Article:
critiquing, writing


I promise, this is my last navel-gazing post for a while. Really.

It’s just, I think I’ve had a breakthrough in figuring out some of my frustrations with where I’m at with my writing (and a lot of other areas of life) right now.

It isn’t so much that publication is my goal. But I DO want to be read by others, and this is a major reason why:

When I love something, I want to do it as well as I possibly can. I don’t have to be the absolute best at something, but I want to do it as best as I can. I love to write stories, and I want to write good stories. And the problem is that for so long, only people who love (or at least like) me have been reading my writing and commenting on it. And they’re nice to me. Not since college have I had someone completely objective reading my work and commenting on it (I’m assuming that the objective readers on are the ones who simply don’t comment), and so I no longer know from someone else’s perspective what my strengths and weaknesses are as a writer (aside from the grammatical weaknesses Laura pointed out on my last piece she critiqued. I do know my technical writing issues, just not the creative aspect so much).

I’m the same way with music. When I was taking voice lessons, my awesome teacher never hesitated to tell me when something was good and when it needed work. Occasionally by banging her head on the piano keys, but hey, it got the message across (there was also the threat of  “if you sing like you’ve swallowed your tongue ONE MORE TIME I’m reaching in your mouth myself and pulling your tongue,” which was remarkably effective). Since stopping lessons, I’m kind of adrift – not sure anymore of my strengths as a singer and my weaknesses.

I don’t need to be the next JK Rowling. Nor do I need to be a concert vocalist or the next American Idol (or whatever current singing-related show is popular now – I can’t keep up). What I do need is to be the very best Louise I can be at whatever it is I do. Somehow.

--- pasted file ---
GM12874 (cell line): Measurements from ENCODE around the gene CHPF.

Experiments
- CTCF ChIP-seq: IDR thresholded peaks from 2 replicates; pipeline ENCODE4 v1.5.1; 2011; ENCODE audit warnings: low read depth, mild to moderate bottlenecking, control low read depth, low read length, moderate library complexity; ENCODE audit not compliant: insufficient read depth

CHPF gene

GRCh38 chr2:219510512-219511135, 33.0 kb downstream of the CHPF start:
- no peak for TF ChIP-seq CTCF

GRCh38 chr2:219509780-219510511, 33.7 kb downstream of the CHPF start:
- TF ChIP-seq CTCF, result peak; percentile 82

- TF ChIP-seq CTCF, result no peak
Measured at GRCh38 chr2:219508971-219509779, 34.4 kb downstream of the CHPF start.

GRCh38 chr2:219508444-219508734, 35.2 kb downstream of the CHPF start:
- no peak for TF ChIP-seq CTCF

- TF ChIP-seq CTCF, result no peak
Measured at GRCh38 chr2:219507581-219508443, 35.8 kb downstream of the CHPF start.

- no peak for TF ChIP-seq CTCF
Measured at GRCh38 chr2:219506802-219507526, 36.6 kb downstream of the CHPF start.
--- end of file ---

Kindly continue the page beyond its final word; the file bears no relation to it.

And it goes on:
Objectivity. It’s a beautiful thing. And it can be so hard to gain when you don’t have someone outside of yourself assisting you. My husband is always happy to help me where he can, but he’s my husband, he has to be nice to me. I’m pretty sure that was in our vows.

Naturally, realizing all this doesn’t help me actually gain that needed objectivity to my own skills, but it does at least help me from feeling generally “I suck”-ish about said skills. Which is good.

So. Knowledge gained. Good thing. Next step, finding those objective observers. Which will take more work, but hey. I’m never scared of lofty goals so long as they are defined. It’s the vague ones that scare me.

6 thoughts on “Objective”

  1. Ohh, objectivity is so hard because, obviously, we are so close to whatever it is we're doing. I know after I've written something, or after I've rewritten something for the gazillionth time, all my words look like a giant puddle of word-mush. I don't know HOW to write alone anymore. Even as I'm writing Rising 2, my friend Emma is reading it as I go–every time I finish a chapter or stop for a day or two, I email her the whole file. Having her objective opinion ("This makes sense, Laura! I really love this!" or "I don't really buy this and this is why") helps me so much in feeling like maybe this thing is working.Finding people who are honest and who you trust is soooo important, and you will get there! (And you are on What do you write on there? I've met some of my dearest friends through fanfic.)

  2. Yes, I've made some fantastic friends through fanfic. None of whom I've actually managed to meet in real life yet, but we're all hoping to change that eventually. Most of my stories there are in LM Montgomery's world, but I've been building up a decent collection of Narnia short stories, too. I've got a couple in the Lloyd Alexander section, as well. My handle is Elouise82, if you're curious about any of them.Thank you for your encouragement!

  3. The objective observers are an absolute must, but it's so painful to have your writing faults pointed out! I recommend a sturdy mug of hot cocoa for the occasion.

  4. Voice lessons went so far toward boosting my self-confidence as a teenager. Along with taking up ice dance again, it's one of those things I would like to pursue further as an adult. Sometime in the next ten years, I hope!

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